Siemens is working on a procedure that would allow blood to be routinely tested for malaria.
Physicians normally diagnose the tropical disease by using a microscope to search for parasites in blood samples. The problem is that practically every instance of fever in countries where the disease is common is treated with antimalarial drugs, despite the fact that doctors don't even know if the patient is afflicted with malaria.
Conversely, doctors in countries where malaria is rare often don't associate their patients' symptoms with the tropical fever and therefore don't make the correct diagnosis. As reported in the Siemens research magazine Pictures of the Future, scientists from Siemens' research department Corporate Technology (CT) have now developed a method that can detect malaria using information from a standard blood test. The scientists' goal is to implement the new procedure in Siemens' ADVIA 2010 hematology system, which is now being used in many hospitals around the world.
Malaria is one of the world's most devastating tropical diseases. According to the World Health Organization, some 200 million people became afflicted in 2012, and more than 600,000 people died. It's difficult to make a proper diagnosis because the symptoms can have many different causes. Medical lab technicians also need to have a lot of experience to identify malaria parasites under a microscope.
Experts say that only around ten percent of actual cases worldwide are diagnosed as such. Being able to detect the disease through a blood test would improve the situation. The problem up until now was that although malaria does change certain blood attributes, such as the number of platelets, the same is also true of other illnesses.
The idea was to identify a malaria affliction on the basis of a distinct combination of several different blood attributes. Together with colleagues from Siemens Healthcare, CT researchers analyzed anonymous blood data from samples taken from both healthy individuals and malaria patients.
They initially selected parameters that might potentially be related to malaria from the hundreds of measurement values produced by the ADVIA system. They then used statistical methods to search for distinct blood value patterns in the samples taken from malaria patients. In this manner, they developed a formula for searching for these "malaria patterns" in blood sample data.
Their technique can also be adapted to different situations. For example, sometimes it's important to be able to detect malaria even if the number of parasites present in blood is very low - i.e. the triggers must be very sensitive. In other situations, doctors want to be very certain they're making the right diagnosis in order to avoid false alarms. The new formula for malaria diagnosis performs very well with respect to both sensitivity and specificity.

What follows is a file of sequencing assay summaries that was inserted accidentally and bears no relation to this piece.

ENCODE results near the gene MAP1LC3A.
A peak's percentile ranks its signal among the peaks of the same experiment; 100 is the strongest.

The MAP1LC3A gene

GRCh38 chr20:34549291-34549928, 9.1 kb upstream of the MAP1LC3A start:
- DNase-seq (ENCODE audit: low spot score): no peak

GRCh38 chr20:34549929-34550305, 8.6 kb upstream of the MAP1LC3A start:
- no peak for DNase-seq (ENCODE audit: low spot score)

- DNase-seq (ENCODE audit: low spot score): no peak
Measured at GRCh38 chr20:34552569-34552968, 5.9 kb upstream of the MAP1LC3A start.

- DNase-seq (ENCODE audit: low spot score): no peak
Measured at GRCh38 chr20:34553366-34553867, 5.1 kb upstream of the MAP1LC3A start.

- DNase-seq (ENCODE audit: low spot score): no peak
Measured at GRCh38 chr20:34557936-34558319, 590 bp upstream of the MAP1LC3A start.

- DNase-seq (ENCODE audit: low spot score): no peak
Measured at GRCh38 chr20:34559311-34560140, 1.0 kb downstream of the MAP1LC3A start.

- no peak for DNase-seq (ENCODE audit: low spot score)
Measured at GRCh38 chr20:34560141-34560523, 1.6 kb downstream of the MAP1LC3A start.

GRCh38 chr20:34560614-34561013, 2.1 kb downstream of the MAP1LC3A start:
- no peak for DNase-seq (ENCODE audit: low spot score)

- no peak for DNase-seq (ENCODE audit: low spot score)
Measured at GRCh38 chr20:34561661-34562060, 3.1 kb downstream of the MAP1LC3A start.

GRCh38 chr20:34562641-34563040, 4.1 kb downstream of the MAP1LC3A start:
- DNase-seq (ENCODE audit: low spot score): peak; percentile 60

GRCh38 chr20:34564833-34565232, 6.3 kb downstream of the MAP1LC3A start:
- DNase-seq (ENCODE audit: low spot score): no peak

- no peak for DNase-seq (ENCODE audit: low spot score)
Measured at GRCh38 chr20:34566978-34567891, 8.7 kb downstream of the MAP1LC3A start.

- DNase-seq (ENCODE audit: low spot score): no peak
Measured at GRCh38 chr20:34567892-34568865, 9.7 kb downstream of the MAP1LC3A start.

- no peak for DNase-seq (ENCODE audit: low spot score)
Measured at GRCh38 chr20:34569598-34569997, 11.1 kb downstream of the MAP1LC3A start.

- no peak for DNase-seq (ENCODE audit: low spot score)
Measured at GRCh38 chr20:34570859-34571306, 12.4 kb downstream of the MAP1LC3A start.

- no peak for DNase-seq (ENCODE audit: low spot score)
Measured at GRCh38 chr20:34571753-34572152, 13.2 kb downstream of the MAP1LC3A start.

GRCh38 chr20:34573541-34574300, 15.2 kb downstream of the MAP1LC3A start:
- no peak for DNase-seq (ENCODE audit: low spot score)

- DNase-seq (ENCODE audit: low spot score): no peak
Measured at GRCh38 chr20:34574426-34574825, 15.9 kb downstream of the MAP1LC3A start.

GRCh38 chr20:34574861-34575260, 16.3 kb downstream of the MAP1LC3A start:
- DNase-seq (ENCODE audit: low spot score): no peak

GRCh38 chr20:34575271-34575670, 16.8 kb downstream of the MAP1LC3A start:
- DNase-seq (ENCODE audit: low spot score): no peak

The formula is based on the blood values associated with the most common form of malaria. The researchers are further developing their method in order to be able to distinguish between the seven different types of malaria and to test how well their method diagnoses each of them. They are also analyzing additional blood data sets from different regions around the world with the goal of making their procedure even more robust.
Dr. Norbert Aschenbrenner | Siemens InnovationNews
Real-time imaging of lung lesions during surgery helps localize tumors and improve precision
30.07.2015 | American Association for Thoracic Surgery
Experimental MERS vaccine shows promise in animal studies
29.07.2015 | NIH/National Institute of Allergy and Infectious Diseases
Physicists from Regensburg and Marburg, Germany have succeeded in taking a slow-motion movie of speeding electrons in a solid driven by a strong light wave. In the process, they have unraveled a novel quantum phenomenon, which will be reported in the forthcoming edition of Nature.
The advent of ever faster electronics featuring clock rates up to the multiple-gigahertz range has revolutionized our day-to-day life. Researchers and...
Researchers have developed an ultrafast light-emitting device that can flip on and off 90 billion times a second and could form the basis of optical computing.
Joint BioEnergy Institute study identifies bacterial protein that is key to protecting rice against bacterial blight
A bacterial signal that when recognized by rice plants enables the plants to resist a devastating blight disease has been identified by a multi-national team...
Researchers in the Cockrell School of Engineering at The University of Texas at Austin are one step closer to delivering smart windows with a new level of energy efficiency, engineering materials that allow windows to reveal light without transferring heat and, conversely, to block light while allowing heat transmission, as described in two new research papers.
By allowing indoor occupants to more precisely control the energy and sunlight passing through a window, the new materials could significantly reduce costs for...
Argonne scientists used Mira to identify and improve a new mechanism for eliminating friction, which fed into the development of a hybrid material that exhibited superlubricity at the macroscale for the first time. Argonne Leadership Computing Facility (ALCF) researchers helped enable the groundbreaking simulations by overcoming a performance bottleneck that doubled the speed of the team's code.
While reviewing the simulation results of a promising new lubricant material, Argonne researcher Sanket Deshmukh stumbled upon a phenomenon that had never been...
23.07.2015 | Event News
10.07.2015 | Event News
25.06.2015 | Event News
30.07.2015 | Life Sciences
30.07.2015 | Trade Fair News
30.07.2015 | Awards Funding